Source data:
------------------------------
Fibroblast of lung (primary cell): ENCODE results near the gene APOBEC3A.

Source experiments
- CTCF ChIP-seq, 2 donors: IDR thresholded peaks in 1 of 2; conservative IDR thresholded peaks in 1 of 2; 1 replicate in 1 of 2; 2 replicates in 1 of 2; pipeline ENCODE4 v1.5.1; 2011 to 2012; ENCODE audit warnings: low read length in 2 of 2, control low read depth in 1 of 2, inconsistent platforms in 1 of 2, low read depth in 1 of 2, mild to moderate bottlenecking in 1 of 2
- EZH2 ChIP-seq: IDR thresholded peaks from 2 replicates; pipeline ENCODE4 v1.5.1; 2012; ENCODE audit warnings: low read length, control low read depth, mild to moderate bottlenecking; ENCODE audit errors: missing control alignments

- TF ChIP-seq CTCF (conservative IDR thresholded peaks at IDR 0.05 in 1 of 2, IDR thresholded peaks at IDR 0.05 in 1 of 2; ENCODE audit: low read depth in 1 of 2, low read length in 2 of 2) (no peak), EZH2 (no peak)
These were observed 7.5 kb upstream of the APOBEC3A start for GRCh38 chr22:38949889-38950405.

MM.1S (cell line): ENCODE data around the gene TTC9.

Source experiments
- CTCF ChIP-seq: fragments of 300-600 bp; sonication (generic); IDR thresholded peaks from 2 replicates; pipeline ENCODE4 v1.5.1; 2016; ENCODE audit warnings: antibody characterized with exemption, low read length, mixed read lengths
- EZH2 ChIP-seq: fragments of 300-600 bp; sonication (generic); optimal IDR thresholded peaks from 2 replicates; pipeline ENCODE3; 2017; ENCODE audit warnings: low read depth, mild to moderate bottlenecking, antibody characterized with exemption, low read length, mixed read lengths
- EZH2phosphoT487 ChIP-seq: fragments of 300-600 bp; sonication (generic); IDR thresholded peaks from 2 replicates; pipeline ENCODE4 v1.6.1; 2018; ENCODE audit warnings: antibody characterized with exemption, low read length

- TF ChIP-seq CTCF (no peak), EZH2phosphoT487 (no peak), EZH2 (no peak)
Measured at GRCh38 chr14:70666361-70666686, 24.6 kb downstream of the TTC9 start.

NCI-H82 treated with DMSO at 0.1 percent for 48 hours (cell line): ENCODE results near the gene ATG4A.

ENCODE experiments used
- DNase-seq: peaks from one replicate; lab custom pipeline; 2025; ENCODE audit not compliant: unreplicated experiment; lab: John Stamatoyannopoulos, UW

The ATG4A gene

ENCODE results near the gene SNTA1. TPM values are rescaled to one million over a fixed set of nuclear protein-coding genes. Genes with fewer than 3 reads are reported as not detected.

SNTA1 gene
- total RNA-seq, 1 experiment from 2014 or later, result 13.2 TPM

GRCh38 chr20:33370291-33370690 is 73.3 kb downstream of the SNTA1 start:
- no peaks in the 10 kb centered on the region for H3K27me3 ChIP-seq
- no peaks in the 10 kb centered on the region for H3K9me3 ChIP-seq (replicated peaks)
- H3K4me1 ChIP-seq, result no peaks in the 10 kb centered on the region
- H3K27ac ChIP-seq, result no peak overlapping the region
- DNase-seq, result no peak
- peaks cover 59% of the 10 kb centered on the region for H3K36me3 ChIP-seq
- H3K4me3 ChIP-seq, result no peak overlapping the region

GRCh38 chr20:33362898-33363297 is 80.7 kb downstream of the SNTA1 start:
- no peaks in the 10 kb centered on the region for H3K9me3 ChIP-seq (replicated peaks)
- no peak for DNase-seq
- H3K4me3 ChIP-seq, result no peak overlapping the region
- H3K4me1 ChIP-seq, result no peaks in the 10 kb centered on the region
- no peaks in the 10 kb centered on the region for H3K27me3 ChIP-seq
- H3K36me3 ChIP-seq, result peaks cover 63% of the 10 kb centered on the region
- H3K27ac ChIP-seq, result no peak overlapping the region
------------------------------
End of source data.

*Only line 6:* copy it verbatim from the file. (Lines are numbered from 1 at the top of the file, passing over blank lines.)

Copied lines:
These were observed 7.5 kb upstream of the APOBEC3A start for GRCh38 chr22:38949889-38950405.